Armello has an interesting concept; taking the style and theory of a tabletop game into the digital arena. Even though the game misses a few opportunities at greatness, this strategic battle for the kingdom of Armello is not only fun but has a rich lore for those who wish to explore it. It does lack the charm of sitting around a table and battling your friends has, but it does offer a nice supplement if you can’t get your local bookstore. With its lack of overall variety, it can get pretty tedious and leaves you wanting more.
WHAT WE LIKED
º Great attempt at bringing a tabletop experience onto your console.
º Controls are surprisingly easy where previous games have failed.
º Imaginative world with engaging, well-animated character models.
WHAT WE DISLIKED º Just doesn’t capture the charm of playing against friends in a room.
º A few forgotten features could’ve made the experience more engaging.
º Soundtrack is standard, while sound effects are obnoxiously loud.
In case it wasn’t obvious, I’m a huge nerd. I know, crazy to imagine, but it’s true. I use to spend hours building decks to challenge my fellow Magic: The Gathering players at school, favoring the restorative green decks with a splash of artifacts. When I first heard about Armello, I was at E3, and got to hang out with one of the developers for a little bit, and was impressed with how much they put into the game’s strategy. I left there, excited with the prospect of entering a new realm, one that tries to capture the essence of board games on my console. It succeeds in being a fun experience, but I question its longevity for several reasons that I will get to shortly.
First, allow me to give you a condensed version of the rules. There are eight characters to choose from, with their own unique traits and stats. Four characters are placed on a randomly generated hexagonal game board, where you move your character’s specific number of pieces per turn. Your goal is to capture Armello’s kingdom at the center of the board, where the Lion King has gone mad from a dark and mysterious force known as ‘Rot’. In your pursuit of seizing the throne, you must contend with the King’s guard, hiding thieves, monsters and the other clans people trying to take the thrown.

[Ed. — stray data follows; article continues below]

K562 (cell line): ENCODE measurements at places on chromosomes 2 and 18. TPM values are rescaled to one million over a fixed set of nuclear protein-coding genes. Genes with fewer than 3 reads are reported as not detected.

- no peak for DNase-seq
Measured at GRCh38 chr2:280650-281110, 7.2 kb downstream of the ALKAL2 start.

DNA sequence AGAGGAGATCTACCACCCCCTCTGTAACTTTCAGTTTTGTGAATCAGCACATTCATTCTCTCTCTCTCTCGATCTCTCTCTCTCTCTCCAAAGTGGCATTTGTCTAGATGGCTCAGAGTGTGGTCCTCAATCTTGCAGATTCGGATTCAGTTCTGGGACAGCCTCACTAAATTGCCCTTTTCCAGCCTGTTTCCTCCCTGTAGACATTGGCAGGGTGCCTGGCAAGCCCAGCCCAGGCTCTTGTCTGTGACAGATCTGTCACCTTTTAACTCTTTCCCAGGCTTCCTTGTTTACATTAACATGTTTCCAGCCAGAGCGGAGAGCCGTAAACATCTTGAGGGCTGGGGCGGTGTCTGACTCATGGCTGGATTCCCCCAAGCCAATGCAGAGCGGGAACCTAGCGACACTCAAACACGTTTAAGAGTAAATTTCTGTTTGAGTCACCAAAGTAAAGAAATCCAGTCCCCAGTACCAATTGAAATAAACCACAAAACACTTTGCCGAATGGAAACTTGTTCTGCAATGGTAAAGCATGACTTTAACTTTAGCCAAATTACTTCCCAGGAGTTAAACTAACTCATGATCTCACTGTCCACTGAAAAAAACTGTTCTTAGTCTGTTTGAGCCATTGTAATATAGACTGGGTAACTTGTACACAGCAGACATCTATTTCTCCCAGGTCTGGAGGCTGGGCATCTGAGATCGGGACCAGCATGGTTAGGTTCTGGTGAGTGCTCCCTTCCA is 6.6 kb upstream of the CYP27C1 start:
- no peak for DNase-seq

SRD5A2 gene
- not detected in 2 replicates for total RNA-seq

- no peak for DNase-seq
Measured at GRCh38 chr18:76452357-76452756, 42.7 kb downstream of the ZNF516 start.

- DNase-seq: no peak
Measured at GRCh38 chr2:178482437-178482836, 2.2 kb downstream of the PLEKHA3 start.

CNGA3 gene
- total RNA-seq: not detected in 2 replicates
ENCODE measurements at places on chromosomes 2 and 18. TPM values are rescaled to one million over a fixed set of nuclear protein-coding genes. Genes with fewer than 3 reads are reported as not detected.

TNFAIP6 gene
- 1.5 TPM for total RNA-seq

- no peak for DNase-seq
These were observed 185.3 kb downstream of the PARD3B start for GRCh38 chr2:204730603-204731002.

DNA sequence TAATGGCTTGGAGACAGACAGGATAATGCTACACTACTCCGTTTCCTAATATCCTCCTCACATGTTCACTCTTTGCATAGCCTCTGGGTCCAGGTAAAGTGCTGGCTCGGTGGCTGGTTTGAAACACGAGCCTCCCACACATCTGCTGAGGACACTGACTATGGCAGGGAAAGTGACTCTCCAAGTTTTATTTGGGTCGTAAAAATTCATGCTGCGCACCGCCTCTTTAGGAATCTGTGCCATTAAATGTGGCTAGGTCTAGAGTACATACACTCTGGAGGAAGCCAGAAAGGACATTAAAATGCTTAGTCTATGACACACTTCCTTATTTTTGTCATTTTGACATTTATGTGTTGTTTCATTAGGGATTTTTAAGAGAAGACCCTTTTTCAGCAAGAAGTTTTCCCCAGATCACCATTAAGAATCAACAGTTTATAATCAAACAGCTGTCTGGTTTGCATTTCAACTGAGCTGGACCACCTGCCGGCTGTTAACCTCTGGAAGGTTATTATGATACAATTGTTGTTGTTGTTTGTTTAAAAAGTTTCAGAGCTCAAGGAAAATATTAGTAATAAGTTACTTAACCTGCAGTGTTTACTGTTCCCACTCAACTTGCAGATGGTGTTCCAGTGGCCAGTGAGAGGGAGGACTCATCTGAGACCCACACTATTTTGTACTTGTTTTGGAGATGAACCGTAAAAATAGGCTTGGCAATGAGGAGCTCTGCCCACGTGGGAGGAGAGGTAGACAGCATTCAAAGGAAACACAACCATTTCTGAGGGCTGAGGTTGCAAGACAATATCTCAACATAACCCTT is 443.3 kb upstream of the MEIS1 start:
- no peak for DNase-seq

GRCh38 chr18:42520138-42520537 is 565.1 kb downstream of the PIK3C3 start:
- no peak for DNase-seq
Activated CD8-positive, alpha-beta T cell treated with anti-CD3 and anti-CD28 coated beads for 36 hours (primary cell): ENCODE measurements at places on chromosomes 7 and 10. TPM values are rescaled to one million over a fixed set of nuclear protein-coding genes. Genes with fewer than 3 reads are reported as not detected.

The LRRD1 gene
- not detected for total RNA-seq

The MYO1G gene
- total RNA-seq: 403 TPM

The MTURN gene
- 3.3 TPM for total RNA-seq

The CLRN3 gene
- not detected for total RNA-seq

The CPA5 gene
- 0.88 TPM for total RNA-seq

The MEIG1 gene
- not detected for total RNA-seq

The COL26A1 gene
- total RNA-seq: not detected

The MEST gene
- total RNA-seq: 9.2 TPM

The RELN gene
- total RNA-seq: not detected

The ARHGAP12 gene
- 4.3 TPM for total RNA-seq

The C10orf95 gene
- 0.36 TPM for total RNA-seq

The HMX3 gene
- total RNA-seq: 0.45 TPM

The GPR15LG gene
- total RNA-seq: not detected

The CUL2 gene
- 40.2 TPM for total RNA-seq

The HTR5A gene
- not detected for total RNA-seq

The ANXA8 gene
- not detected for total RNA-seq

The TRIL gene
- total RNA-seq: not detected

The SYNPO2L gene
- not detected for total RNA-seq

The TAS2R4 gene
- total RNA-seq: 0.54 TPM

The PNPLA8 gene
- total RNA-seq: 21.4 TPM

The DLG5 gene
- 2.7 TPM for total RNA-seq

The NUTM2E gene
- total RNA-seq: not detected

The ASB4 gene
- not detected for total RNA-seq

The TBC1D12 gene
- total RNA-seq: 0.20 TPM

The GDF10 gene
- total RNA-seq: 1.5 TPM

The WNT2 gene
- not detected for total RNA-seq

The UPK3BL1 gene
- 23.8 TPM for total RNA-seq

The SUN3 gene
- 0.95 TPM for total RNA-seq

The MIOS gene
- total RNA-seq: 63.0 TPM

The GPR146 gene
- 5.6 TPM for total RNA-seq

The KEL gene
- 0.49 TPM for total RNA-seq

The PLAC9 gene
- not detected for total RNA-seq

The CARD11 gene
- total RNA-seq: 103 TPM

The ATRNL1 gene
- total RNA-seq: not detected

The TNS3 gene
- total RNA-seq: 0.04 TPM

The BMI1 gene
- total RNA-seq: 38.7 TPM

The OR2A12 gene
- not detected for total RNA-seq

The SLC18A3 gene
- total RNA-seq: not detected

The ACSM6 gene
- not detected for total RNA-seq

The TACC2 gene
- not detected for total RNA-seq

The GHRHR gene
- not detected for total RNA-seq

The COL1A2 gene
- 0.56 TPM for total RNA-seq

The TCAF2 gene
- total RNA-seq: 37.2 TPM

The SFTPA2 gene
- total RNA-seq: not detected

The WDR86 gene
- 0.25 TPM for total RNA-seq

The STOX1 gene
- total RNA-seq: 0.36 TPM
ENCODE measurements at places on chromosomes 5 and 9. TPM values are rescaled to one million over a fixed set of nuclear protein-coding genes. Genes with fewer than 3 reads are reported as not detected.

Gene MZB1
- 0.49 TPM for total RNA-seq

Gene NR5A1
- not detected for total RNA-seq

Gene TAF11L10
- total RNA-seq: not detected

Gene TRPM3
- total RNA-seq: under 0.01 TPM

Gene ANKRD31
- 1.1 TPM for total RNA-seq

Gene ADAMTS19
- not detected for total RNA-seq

As you move across the board, randomized locations can help or hinder your progress. When you enter a settlement on the map, you may have to fight off bandits and cutthroats, forcing you to roll to avoid damage and other adverse effects. If you survive, you can take the town’s bounty, or take your chance on obtaining a rare object as well. Once you have a settlement, you’ll start making one gold coin per every day and night cycle, which you can use on your cards to activate them. Tombs, on the other hand, can be used to discover random treasures and magic, providing an incentive to dive in and plunder. You can also end your turn in mountains or forests, effectively hiding from enemy players.
Each turn, you draw a certain amount of cards, depending on your characters stats. This provides an incentive to blow through any cards you don’t wish to hold onto. They can be spells to affect the game board or opponents, items that you can equip or be used in battle, or trickery cards that provide immediate changes.
The dice you roll have symbols on them rather than numbers; featuring attack points, defense points, day and night conditions, a reroll side and a rot icon (which means no effect). This is how battles are decided; favoring those who have more dice at the beginning of the battle, but suprising lucky rollers who throw a better combination. When you think you’re ready, you can try to bumrush the powerful King, who gets stronger as the Rot takes over his body. If the King dies before anyone can get to him, the player with the most prestige points win. You can also collect four spirit stones, allowing you to cleanse him and the kingdom of the Rot. If you have more Rot points at the King’s point of death, than you win over everyone.
All the rules aside now, the game is one that takes some time to learn, but becomes second nature when you get use to the rules. The campaign has an awesome tutorial section, that walks you through the play-by-play and lore of the universe while introducing you to characters and tactics. Blending the familiarity and randomness of Settlers of Catan with the card game of MTG provides a fresh challenge and offers engaging battles based on chance and strategy. The King will change up conditions, based on daily Royal Decrees (something the prestige leader gets to choose for the whole board) and whether it’s night or day. The cards add a large amount of play variety and strategy. It’s an exceptional blend and provides a lot of diversity to a simple layout.